From Witchguard:

Patron (Su)

A witchguard learns something of arcane magic from the witches he defends. At 4th level, when a witchguard gains the ability to cast spells, he must also select a patron, as the witch class feature. This patron is usually the same as the patron of the witch he is sworn to protect, but the witchguard may choose any patron. The witchguard adds the first four spells from his patron’s spell list to his ranger spell list. The witchguard cannot cast patron spells of a level he is unable to cast.

Since Rangers are divine casters, but Witches (and by extension, their spells) are arcane, do these patron spells count as divine or arcane spells for the purpose of feats and effects that are dependent on that distinction?


1 Answer 1


Divine, but that might be a mistake or a cut corner

Nothing in the ability says that you cast your patron spells any differently from your other ranger spells; it just says you add those spells to your spell list. Since your ranger spells are otherwise divine, these spells are too.

On the other hand, the ability describes itself as “A witchguard learn[ing] something of arcane magic from the witches he defends.” So it might be that this was a mistake, and the intent was that these spells count as arcane. However, since a ranger typically wears light armor, arcane spell failure would be a problem if those spells became arcane. They could waive ASF for those spells, à la bard, but then maybe that becomes a lot of text to describe this ability, when it really doesn’t matter very much. The differences between arcane and divine spells are very few, and the biggest one—arcane spell failure—is one you’d expect to have waived for a ranger. So you could spend a whole lot of page space explaining that the spells are arcane, but they don’t trigger arcane spell failure, and therefore... what? There’s no particular difference at that point, so why spend that space? So my guess is they just didn’t bother because it wasn’t worth the effort, but they “should” be arcane, in some sense.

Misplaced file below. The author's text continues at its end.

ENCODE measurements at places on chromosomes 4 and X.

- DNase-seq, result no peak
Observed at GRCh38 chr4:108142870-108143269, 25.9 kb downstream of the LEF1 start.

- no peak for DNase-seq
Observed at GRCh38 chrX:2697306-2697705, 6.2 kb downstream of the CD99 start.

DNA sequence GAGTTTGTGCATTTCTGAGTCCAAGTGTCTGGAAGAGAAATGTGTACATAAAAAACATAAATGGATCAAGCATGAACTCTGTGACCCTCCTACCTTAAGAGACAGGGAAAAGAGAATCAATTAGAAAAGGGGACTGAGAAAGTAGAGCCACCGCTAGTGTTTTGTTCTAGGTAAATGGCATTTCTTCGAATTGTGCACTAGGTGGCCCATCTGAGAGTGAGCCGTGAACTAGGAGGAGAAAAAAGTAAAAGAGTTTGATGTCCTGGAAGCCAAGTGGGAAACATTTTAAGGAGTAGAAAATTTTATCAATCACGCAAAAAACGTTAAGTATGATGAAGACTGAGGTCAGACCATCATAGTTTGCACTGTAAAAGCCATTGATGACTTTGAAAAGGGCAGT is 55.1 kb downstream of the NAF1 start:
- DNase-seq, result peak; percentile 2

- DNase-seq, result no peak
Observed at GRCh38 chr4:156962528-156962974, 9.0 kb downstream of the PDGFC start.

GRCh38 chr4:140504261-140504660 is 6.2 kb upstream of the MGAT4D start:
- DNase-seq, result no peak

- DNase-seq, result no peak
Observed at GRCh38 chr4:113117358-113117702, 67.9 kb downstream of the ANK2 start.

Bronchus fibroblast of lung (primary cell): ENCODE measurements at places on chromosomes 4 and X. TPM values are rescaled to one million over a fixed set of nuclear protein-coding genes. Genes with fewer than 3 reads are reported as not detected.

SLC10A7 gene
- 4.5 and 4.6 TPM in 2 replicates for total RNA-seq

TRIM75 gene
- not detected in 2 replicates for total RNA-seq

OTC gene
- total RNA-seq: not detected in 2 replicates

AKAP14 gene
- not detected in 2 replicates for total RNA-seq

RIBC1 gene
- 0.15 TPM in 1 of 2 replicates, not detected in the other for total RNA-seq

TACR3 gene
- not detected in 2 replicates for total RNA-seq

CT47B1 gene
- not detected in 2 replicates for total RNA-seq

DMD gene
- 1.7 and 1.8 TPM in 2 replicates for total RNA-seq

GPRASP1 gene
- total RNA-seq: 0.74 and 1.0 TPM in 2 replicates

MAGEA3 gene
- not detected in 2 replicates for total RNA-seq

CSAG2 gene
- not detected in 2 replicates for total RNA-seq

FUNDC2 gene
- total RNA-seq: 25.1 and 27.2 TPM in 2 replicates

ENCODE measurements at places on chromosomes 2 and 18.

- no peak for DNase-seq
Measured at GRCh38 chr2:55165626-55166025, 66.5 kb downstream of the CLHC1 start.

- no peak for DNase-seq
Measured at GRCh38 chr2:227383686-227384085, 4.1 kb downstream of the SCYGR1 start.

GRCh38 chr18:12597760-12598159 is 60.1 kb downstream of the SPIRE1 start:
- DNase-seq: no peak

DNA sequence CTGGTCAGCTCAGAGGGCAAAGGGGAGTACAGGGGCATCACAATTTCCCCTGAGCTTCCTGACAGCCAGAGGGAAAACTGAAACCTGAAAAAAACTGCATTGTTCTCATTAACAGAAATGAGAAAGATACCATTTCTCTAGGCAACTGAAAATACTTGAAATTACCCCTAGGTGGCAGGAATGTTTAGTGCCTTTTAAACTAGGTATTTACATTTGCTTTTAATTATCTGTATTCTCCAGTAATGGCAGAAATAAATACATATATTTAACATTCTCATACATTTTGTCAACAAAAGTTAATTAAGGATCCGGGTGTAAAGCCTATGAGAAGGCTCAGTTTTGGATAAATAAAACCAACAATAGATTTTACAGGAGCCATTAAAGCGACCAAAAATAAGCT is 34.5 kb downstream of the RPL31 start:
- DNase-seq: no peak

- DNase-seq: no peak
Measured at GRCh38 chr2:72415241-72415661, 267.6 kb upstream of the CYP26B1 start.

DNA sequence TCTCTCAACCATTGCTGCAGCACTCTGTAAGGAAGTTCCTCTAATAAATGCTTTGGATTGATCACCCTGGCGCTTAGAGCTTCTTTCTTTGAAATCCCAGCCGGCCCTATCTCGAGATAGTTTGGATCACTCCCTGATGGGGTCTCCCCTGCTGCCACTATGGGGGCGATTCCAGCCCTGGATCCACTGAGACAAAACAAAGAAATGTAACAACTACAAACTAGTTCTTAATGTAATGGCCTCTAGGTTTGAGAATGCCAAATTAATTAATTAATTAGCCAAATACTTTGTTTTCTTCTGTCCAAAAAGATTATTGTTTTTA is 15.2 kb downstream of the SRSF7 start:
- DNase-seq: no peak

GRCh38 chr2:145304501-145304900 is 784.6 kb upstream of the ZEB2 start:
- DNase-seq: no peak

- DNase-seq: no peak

If you are looking to qualify for something that requires arcane spells, I would just ask your GM if you can take it. Most of the time, there’s no real reason for such things to be limited to arcane spells in the first place, and I, for one, would rarely have a problem allowing it even for characters that are unambiguously divine. For these witchguard rangers, who know “something of arcane magic,” I’d be quite surprised if any GM objected.


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